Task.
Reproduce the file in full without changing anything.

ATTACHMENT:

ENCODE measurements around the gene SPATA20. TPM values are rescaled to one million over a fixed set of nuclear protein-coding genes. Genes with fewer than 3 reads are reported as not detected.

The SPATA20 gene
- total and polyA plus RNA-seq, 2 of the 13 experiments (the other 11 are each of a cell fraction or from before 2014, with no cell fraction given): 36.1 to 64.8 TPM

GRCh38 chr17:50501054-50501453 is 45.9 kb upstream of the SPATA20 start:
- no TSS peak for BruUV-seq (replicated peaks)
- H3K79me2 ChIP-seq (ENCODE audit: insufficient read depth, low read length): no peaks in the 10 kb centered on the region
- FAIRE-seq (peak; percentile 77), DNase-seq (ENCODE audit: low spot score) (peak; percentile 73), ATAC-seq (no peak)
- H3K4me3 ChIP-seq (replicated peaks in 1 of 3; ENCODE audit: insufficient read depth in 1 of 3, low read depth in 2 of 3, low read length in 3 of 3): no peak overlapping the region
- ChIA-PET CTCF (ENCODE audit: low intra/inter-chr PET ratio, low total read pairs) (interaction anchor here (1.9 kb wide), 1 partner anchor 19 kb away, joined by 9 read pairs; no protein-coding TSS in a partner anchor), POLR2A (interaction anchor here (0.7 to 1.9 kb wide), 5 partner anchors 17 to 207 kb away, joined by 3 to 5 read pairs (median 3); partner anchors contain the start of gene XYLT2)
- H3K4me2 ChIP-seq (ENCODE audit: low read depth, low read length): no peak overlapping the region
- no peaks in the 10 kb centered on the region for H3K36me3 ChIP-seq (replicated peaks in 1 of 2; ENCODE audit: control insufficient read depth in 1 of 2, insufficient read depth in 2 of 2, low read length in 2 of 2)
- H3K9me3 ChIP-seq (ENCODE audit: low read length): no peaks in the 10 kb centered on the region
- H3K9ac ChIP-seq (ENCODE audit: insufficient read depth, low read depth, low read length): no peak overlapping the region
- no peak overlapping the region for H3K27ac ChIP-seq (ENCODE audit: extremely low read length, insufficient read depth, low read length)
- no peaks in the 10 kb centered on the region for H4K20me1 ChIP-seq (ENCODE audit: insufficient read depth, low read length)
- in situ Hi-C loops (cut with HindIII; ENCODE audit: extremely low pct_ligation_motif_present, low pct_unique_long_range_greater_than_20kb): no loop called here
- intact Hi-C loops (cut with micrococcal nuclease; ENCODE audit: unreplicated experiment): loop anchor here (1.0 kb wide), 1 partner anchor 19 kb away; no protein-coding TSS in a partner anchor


ENCODE measurements around the gene SPATA20. TPM values are rescaled to one million over a fixed set of nuclear protein-coding genes. Genes with fewer than 3 reads are reported as not detected.

The SPATA20 gene
- total and polyA plus RNA-seq, 2 of the 13 experiments (the other 11 are each of a cell fraction or from before 2014, with no cell fraction given): 36.1 to 64.8 TPM

GRCh38 chr17:50501054-50501453 is 45.9 kb upstream of the SPATA20 start:
- no TSS peak for BruUV-seq (replicated peaks)
- H3K79me2 ChIP-seq (ENCODE audit: insufficient read depth, low read length): no peaks in the 10 kb centered on the region
- FAIRE-seq (peak; percentile 77), DNase-seq (ENCODE audit: low spot score) (peak; percentile 73), ATAC-seq (no peak)
- H3K4me3 ChIP-seq (replicated peaks in 1 of 3; ENCODE audit: insufficient read depth in 1 of 3, low read depth in 2 of 3, low read length in 3 of 3): no peak overlapping the region
- ChIA-PET CTCF (ENCODE audit: low intra/inter-chr PET ratio, low total read pairs) (interaction anchor here (1.9 kb wide), 1 partner anchor 19 kb away, joined by 9 read pairs; no protein-coding TSS in a partner anchor), POLR2A (interaction anchor here (0.7 to 1.9 kb wide), 5 partner anchors 17 to 207 kb away, joined by 3 to 5 read pairs (median 3); partner anchors contain the start of gene XYLT2)
- H3K4me2 ChIP-seq (ENCODE audit: low read depth, low read length): no peak overlapping the region
- no peaks in the 10 kb centered on the region for H3K36me3 ChIP-seq (replicated peaks in 1 of 2; ENCODE audit: control insufficient read depth in 1 of 2, insufficient read depth in 2 of 2, low read length in 2 of 2)
- H3K9me3 ChIP-seq (ENCODE audit: low read length): no peaks in the 10 kb centered on the region
- H3K9ac ChIP-seq (ENCODE audit: insufficient read depth, low read depth, low read length): no peak overlapping the region
- no peak overlapping the region for H3K27ac ChIP-seq (ENCODE audit: extremely low read length, insufficient read depth, low read length)
- no peaks in the 10 kb centered on the region for H4K20me1 ChIP-seq (ENCODE audit: insufficient read depth, low read length)
- in situ Hi-C loops (cut with HindIII; ENCODE audit: extremely low pct_ligation_motif_present, low pct_unique_long_range_greater_than_20kb): no loop called here
- intact Hi-C loops (cut with micrococcal nuclease; ENCODE audit: unreplicated experiment): loop anchor here (1.0 kb wide), 1 partner anchor 19 kb away; no protein-coding TSS in a partner anchor